The environment that a newborn puppy is to be reared in should be set up well in advance of whelping. A whelping box should be placed in an area of the house that allows your dog and her puppies much privacy. The box should have walls tall enough to allow the mother – but not puppies less than 4 weeks of age – to exit. It should be made of a material that can be easily cleaned. Non-vertical sides (sides that slant outward) are often recommended so pups don’t hurt themselves or one another as they try to climb the walls of their enclosure.
A heat source should be present since newborn puppies cannot regulate their body temperature very well. Environmental temperature should remain around 86 to 90 F during the first week of the puppy’s life and gradually fall to 75 F over the next 3 weeks. The ideal humidity in the whelping box should be 55 to 60 percent. Drafts must be avoided.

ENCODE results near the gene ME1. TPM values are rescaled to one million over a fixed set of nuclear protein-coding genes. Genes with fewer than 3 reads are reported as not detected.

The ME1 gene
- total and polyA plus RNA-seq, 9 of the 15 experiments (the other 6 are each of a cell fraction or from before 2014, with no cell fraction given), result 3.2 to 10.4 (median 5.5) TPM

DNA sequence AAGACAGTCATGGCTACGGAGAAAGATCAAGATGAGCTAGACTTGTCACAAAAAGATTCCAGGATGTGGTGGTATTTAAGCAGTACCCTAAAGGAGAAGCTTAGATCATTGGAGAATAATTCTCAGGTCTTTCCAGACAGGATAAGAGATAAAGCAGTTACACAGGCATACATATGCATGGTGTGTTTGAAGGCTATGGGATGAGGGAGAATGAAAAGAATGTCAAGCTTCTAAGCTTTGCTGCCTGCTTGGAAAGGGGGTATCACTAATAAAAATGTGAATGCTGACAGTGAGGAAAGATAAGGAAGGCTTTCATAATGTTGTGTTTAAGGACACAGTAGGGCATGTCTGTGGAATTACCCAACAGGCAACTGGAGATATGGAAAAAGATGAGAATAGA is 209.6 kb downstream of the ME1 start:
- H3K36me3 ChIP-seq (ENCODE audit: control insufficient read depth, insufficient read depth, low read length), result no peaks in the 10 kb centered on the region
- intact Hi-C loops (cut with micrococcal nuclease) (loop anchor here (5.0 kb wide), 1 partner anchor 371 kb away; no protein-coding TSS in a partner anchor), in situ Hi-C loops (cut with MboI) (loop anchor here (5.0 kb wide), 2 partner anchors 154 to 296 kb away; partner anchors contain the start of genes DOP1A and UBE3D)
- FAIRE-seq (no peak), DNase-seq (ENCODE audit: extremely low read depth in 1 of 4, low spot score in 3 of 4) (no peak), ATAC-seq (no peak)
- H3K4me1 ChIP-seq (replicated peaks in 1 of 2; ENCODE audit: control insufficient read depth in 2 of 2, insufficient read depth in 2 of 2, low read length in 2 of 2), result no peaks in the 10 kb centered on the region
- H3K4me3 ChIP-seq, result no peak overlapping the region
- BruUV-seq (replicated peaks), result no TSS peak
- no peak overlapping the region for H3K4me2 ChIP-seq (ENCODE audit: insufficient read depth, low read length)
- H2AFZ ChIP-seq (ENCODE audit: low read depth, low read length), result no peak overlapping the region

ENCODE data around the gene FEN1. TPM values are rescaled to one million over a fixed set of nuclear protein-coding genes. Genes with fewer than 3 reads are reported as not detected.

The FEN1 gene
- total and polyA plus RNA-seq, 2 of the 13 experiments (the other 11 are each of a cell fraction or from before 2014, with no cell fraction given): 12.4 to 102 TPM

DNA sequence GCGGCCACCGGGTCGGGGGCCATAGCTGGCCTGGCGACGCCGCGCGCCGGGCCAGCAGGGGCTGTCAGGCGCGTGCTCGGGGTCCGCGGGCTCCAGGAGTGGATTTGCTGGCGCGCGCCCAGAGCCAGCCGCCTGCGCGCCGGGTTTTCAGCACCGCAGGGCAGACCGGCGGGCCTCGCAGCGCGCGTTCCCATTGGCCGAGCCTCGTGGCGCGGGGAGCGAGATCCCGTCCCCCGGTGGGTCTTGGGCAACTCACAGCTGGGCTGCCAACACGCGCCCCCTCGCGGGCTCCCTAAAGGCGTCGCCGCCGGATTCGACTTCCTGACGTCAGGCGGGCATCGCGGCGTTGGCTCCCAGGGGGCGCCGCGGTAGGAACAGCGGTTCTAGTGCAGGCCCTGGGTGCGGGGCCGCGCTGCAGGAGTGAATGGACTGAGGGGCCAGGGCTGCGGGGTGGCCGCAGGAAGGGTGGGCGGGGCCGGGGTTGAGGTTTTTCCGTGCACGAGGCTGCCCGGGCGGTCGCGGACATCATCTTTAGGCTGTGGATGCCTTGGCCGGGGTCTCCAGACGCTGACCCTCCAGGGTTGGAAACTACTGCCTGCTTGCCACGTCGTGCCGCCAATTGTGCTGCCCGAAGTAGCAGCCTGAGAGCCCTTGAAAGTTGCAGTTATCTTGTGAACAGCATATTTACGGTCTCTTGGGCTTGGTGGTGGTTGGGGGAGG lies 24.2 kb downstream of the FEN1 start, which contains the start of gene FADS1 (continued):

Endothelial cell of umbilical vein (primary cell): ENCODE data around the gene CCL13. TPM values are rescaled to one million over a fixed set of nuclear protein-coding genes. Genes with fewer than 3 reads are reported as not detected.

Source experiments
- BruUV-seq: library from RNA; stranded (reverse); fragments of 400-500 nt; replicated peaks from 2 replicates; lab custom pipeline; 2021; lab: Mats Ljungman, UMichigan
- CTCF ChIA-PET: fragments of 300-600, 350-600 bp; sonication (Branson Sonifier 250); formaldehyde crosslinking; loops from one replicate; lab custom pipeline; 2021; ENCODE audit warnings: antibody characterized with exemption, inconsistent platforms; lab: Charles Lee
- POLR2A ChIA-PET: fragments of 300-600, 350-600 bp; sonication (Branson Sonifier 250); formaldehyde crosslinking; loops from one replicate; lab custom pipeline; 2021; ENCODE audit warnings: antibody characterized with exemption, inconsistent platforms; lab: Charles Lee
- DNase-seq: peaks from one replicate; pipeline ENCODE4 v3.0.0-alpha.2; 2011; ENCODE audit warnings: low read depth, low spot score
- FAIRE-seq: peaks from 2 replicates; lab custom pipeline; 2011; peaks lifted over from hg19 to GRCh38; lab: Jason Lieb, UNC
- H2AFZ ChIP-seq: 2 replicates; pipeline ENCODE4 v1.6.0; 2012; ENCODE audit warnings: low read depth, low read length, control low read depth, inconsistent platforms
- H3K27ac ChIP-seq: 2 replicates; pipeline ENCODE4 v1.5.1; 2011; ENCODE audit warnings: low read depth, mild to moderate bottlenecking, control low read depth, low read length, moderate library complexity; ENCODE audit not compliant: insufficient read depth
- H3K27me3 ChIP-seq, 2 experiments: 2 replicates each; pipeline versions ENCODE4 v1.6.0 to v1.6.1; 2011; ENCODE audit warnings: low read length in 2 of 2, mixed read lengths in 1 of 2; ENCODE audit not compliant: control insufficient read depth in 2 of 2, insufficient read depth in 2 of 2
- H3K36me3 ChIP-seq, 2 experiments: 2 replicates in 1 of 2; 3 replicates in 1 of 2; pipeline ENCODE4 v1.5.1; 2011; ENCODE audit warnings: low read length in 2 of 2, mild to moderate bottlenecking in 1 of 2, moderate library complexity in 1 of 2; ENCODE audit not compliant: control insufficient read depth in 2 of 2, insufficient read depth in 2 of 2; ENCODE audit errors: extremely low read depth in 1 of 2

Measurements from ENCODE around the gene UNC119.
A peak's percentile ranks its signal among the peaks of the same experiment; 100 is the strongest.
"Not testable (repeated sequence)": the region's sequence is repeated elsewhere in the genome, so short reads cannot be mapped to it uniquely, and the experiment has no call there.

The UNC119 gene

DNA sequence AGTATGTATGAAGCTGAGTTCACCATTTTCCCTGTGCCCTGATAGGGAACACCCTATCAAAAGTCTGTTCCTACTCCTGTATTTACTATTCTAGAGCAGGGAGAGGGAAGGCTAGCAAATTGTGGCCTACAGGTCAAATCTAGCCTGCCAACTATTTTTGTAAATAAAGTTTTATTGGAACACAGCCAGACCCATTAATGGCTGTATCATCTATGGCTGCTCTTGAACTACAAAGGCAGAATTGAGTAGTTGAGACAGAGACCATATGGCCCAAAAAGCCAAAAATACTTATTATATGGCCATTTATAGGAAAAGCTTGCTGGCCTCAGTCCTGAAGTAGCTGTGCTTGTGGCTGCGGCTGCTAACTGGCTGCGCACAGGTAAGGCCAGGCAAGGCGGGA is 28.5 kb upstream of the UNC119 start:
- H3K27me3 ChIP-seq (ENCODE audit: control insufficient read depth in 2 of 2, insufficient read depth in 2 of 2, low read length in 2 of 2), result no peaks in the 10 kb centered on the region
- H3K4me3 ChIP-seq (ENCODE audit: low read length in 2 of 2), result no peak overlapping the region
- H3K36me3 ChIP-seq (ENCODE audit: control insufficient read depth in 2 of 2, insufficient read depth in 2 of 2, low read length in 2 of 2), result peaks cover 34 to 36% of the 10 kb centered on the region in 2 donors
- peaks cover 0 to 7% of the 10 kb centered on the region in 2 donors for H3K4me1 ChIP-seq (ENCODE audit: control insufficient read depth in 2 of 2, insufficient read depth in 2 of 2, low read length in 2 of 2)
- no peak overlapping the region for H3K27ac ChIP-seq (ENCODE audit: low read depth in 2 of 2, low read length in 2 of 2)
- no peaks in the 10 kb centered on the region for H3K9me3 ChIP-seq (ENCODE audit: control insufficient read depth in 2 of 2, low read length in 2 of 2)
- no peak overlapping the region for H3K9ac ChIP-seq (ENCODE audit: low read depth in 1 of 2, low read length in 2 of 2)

Very soon after birth, puppies should begin suckling from the mother. Newborns have very low reserves of energy, so they must obtain fresh reserves from the milk. In addition, since very few antibodies come from the mother through the placenta (blood) before whelping, puppies must get infection-protecting antibodies from their mother’s first milk. However, if puppies don’t ingest the milk within 12 to 16 hours after birth, very few antibodies will be absorbed and the puppy will be susceptible to infections until he can produce his own antibodies after 4 weeks of age.